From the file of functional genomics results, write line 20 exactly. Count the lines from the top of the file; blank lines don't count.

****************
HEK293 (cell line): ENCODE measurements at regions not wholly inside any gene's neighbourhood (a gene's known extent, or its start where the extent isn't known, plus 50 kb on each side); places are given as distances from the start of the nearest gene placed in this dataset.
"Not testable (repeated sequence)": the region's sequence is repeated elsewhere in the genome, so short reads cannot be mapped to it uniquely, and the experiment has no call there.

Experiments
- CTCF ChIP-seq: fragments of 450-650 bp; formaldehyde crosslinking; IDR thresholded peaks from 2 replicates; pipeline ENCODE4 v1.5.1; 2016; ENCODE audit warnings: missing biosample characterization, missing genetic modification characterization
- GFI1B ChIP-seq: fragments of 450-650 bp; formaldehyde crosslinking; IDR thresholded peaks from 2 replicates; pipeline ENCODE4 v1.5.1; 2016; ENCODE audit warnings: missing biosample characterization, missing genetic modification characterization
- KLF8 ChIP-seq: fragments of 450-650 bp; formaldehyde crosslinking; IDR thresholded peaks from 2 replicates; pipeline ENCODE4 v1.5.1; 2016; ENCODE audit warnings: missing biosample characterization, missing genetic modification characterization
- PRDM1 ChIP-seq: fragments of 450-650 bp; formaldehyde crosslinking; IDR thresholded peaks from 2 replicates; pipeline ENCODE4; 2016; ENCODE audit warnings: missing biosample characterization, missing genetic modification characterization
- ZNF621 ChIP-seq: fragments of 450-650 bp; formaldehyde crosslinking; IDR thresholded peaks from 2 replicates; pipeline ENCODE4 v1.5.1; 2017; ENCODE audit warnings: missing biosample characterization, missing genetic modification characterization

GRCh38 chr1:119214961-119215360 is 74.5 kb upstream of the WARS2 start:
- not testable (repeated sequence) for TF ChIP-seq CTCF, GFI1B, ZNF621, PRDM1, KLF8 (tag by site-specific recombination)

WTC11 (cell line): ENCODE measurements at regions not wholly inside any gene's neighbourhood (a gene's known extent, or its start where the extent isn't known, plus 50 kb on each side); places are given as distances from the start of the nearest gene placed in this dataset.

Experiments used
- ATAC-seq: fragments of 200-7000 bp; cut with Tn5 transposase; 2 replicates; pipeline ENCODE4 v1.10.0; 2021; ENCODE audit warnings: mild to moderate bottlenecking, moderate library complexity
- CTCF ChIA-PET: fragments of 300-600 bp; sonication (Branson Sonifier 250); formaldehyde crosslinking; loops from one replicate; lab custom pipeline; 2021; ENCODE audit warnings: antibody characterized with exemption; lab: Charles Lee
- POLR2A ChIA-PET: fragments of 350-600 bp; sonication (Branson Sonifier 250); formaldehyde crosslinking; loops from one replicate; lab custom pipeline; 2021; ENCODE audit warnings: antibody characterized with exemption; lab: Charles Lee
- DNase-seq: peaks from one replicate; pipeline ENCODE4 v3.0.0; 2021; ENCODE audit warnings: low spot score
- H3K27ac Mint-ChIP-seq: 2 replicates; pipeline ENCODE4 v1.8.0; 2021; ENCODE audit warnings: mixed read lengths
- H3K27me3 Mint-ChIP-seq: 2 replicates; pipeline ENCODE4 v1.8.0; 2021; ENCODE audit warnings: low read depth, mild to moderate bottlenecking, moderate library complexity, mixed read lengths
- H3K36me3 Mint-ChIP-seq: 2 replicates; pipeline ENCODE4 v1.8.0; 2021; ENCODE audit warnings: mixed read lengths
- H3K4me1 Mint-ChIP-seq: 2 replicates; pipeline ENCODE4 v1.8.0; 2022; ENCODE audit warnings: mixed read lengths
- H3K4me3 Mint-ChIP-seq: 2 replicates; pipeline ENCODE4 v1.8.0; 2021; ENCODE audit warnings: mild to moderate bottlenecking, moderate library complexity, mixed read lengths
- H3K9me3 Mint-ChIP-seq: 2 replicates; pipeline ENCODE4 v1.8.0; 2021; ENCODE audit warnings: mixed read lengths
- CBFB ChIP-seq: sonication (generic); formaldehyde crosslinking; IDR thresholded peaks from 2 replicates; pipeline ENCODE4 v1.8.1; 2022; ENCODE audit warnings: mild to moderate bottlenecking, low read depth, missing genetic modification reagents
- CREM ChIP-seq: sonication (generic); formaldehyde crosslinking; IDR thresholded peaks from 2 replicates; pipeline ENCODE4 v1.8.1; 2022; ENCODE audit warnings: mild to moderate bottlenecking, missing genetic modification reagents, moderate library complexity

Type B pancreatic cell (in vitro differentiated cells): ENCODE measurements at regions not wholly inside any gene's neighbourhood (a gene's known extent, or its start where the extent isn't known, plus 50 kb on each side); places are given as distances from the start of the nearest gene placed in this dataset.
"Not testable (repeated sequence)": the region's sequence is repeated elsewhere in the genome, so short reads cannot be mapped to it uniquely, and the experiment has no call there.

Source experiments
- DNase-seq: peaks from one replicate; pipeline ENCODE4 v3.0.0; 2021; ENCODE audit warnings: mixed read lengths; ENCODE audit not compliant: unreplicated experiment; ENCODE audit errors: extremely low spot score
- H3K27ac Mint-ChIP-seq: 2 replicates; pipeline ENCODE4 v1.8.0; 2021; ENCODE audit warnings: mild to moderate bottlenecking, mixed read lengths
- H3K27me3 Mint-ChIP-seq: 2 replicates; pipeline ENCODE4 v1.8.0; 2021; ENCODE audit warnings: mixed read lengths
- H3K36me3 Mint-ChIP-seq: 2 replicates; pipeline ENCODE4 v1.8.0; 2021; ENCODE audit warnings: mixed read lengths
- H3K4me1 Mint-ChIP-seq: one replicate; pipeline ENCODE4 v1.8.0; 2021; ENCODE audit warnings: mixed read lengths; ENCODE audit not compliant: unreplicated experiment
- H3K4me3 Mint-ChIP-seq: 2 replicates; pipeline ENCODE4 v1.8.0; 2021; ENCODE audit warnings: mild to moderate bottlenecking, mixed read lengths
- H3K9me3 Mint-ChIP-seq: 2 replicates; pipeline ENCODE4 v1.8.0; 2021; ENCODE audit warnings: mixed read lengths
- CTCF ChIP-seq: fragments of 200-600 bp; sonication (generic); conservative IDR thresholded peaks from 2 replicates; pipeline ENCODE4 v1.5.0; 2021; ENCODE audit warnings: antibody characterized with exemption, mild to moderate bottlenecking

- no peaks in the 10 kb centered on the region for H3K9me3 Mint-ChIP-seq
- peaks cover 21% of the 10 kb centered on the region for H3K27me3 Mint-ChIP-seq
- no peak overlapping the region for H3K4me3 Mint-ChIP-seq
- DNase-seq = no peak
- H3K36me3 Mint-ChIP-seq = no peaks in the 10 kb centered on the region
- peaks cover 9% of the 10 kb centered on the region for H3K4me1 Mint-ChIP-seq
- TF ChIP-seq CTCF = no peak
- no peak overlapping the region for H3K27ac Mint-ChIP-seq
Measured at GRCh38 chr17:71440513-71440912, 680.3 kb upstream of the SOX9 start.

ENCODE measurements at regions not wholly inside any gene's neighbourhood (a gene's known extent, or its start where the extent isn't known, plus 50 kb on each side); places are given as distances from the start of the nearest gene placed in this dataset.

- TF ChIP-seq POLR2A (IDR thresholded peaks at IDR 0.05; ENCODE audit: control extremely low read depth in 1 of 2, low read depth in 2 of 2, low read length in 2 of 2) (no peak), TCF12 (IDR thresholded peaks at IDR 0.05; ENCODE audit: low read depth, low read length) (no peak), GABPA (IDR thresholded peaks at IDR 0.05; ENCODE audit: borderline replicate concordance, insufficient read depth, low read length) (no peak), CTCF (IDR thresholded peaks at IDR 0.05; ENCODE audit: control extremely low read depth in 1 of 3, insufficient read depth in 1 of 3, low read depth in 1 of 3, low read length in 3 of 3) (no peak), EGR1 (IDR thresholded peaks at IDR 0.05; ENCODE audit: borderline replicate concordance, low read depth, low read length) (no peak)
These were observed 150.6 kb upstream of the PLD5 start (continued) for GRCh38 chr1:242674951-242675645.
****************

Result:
- H3K4me1 Mint-ChIP-seq: 2 replicates; pipeline ENCODE4 v1.8.0; 2022; ENCODE audit warnings: mixed read lengths